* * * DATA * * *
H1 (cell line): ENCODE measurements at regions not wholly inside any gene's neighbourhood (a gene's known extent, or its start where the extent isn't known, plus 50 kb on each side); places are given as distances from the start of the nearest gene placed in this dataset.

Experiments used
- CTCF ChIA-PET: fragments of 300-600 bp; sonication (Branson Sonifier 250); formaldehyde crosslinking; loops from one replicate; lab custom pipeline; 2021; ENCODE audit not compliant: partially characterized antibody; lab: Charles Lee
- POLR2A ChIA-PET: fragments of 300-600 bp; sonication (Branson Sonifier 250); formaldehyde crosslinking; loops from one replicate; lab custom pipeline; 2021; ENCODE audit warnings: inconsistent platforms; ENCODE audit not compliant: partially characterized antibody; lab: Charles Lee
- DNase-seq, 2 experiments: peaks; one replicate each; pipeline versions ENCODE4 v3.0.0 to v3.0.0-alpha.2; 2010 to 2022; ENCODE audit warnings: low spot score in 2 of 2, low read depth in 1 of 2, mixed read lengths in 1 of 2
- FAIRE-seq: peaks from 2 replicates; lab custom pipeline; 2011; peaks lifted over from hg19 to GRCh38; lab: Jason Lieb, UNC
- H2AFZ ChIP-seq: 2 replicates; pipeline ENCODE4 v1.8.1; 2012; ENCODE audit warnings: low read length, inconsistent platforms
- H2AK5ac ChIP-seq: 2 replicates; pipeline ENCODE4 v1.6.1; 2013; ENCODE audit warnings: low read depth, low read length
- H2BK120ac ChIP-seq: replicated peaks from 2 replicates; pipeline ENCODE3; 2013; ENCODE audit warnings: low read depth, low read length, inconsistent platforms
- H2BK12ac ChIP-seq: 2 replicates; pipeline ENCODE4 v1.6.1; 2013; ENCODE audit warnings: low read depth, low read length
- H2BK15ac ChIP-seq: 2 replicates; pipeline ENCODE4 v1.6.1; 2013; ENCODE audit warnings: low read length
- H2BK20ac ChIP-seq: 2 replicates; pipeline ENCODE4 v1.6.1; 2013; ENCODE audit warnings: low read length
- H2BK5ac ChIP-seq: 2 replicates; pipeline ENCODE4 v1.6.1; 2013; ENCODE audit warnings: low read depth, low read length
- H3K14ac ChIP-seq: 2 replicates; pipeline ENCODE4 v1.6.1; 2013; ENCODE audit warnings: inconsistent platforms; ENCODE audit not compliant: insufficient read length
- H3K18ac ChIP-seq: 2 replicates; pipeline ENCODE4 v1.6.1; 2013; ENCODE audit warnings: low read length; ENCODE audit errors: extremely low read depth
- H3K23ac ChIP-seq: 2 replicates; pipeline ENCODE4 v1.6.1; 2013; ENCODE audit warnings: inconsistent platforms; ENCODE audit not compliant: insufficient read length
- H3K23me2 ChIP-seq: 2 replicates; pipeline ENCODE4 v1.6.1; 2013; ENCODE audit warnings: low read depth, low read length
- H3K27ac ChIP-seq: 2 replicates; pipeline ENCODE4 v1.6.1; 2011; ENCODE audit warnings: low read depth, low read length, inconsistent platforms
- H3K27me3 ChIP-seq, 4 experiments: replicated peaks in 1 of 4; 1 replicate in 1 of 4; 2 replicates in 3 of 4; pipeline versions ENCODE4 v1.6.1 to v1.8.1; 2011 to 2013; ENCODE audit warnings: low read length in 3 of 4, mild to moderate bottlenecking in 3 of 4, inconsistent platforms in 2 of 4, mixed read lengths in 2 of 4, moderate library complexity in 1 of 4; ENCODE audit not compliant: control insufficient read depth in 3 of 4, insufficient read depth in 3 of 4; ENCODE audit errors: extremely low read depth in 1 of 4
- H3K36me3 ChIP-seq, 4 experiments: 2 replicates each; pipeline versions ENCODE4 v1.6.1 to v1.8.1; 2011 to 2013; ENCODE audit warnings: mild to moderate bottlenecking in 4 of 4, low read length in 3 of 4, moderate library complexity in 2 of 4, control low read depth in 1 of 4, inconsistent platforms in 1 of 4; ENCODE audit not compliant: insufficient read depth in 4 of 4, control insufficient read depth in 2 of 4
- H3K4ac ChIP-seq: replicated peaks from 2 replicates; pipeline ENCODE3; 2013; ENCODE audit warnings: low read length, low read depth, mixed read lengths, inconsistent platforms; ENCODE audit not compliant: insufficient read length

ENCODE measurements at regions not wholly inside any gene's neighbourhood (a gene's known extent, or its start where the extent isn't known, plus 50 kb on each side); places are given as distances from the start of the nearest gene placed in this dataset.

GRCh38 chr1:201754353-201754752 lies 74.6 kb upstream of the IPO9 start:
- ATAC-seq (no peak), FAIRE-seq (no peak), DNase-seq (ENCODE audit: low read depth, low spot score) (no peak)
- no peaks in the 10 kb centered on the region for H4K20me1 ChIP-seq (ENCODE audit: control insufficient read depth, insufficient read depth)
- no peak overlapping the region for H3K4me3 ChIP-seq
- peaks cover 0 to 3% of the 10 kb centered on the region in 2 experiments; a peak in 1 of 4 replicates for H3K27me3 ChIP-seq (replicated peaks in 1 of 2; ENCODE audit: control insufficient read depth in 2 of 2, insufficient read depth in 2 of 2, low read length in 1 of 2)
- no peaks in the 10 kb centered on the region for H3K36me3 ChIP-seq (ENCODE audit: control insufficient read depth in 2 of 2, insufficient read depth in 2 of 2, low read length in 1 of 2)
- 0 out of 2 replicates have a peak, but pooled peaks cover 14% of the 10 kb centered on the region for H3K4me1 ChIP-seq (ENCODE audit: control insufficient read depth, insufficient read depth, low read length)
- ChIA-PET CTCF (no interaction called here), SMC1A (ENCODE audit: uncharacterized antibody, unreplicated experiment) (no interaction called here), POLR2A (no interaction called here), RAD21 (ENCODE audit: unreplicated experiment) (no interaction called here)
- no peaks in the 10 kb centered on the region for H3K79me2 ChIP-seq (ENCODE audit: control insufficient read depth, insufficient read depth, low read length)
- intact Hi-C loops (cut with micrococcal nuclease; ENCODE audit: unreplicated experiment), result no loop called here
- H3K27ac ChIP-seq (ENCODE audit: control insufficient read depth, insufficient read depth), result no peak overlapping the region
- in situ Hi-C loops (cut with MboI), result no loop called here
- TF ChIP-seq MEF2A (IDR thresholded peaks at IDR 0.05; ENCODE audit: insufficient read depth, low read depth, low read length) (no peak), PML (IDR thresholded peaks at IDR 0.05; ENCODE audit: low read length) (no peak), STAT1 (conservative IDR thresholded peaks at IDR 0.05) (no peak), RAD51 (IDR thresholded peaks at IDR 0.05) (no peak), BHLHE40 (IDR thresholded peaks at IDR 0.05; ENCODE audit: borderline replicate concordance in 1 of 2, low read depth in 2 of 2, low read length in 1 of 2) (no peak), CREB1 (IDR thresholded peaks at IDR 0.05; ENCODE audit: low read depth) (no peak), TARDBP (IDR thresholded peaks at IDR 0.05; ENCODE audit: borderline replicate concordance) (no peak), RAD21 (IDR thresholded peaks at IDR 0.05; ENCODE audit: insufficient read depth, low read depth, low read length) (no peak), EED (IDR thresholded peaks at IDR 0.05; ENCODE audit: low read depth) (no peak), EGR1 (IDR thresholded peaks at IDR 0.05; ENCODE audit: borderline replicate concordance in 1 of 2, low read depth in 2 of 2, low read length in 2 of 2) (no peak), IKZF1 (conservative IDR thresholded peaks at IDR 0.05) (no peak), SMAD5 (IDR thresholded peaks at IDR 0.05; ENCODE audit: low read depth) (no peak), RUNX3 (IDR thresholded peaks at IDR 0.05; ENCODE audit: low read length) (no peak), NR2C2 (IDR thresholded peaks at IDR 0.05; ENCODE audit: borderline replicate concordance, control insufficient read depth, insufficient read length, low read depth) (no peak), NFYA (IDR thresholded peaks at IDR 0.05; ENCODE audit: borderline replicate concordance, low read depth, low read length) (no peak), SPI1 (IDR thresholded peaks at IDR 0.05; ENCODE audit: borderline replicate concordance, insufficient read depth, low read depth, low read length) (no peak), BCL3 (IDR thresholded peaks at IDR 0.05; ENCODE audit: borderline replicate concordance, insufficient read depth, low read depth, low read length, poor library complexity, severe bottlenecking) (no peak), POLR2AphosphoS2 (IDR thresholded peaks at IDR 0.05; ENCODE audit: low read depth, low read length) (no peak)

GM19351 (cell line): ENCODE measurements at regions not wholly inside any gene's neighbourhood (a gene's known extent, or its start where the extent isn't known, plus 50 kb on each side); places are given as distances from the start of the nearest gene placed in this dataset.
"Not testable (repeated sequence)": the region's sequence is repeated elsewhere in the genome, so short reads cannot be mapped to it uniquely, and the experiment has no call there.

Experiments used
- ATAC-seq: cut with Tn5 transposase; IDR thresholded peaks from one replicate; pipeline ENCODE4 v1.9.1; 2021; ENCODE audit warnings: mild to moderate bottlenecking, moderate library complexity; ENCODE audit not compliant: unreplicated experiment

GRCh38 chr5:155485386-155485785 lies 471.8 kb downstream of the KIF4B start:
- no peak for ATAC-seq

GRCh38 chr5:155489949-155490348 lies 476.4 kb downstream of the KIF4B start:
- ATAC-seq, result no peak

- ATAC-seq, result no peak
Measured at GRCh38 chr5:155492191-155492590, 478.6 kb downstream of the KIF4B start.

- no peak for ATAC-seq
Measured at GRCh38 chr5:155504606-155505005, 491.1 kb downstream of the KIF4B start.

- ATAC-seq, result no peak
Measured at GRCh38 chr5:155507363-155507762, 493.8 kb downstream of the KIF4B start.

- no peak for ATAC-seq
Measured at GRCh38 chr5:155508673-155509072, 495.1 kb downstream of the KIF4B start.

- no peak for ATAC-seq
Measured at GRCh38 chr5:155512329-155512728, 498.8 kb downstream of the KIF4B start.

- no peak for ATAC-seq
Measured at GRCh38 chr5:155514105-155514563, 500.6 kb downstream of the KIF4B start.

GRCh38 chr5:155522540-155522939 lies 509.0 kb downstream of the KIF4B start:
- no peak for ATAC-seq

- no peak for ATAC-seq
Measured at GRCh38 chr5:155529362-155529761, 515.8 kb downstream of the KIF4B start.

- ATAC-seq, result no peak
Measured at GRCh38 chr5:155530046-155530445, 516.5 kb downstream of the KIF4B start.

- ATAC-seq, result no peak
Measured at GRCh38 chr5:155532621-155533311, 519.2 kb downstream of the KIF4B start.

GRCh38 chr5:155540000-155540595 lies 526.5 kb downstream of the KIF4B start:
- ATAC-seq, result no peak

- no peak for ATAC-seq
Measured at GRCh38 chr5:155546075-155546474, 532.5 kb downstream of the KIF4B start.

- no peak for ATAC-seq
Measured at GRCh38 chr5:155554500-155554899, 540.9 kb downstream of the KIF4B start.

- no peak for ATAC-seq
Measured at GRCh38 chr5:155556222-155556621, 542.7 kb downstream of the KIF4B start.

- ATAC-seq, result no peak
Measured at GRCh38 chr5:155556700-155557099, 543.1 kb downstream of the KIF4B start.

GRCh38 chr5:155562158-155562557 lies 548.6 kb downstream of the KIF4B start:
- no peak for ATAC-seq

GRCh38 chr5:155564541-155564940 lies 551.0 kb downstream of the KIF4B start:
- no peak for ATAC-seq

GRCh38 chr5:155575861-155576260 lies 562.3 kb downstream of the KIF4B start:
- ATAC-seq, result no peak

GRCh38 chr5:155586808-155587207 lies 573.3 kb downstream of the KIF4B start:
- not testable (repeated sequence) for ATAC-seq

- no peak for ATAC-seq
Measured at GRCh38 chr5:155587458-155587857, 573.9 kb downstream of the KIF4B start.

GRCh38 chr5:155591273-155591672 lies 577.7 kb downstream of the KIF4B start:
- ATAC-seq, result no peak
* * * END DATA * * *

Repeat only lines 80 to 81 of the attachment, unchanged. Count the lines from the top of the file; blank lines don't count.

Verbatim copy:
GRCh38 chr5:155586808-155587207 lies 573.3 kb downstream of the KIF4B start:
- not testable (repeated sequence) for ATAC-seq